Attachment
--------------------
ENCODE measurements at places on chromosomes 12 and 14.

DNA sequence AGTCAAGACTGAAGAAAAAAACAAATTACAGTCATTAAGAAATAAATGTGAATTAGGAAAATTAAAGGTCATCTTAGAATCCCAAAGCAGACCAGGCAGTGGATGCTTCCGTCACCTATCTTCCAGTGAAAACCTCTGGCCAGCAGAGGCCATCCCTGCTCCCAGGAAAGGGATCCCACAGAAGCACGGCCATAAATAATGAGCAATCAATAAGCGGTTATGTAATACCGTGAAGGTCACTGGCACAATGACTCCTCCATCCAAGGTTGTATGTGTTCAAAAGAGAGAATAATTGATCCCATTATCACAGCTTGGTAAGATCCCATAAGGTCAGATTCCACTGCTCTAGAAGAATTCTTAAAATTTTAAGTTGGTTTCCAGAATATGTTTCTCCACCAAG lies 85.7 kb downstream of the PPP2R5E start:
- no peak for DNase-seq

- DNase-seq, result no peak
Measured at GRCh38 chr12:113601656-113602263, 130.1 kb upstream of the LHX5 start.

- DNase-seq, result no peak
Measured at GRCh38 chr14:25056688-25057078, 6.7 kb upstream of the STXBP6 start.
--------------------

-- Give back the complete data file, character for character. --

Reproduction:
ENCODE measurements at places on chromosomes 12 and 14.

DNA sequence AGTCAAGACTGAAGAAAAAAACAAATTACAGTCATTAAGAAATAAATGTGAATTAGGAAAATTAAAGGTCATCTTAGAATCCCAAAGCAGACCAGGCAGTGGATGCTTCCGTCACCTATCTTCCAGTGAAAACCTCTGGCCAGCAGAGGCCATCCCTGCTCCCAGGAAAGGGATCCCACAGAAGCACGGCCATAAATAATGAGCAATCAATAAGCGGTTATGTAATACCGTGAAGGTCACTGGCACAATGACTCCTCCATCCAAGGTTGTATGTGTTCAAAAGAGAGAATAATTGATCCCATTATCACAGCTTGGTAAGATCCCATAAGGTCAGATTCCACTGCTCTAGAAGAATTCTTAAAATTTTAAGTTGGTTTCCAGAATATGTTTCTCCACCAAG lies 85.7 kb downstream of the PPP2R5E start:
- no peak for DNase-seq

- DNase-seq, result no peak
Measured at GRCh38 chr12:113601656-113602263, 130.1 kb upstream of the LHX5 start.

- DNase-seq, result no peak
Measured at GRCh38 chr14:25056688-25057078, 6.7 kb upstream of the STXBP6 start.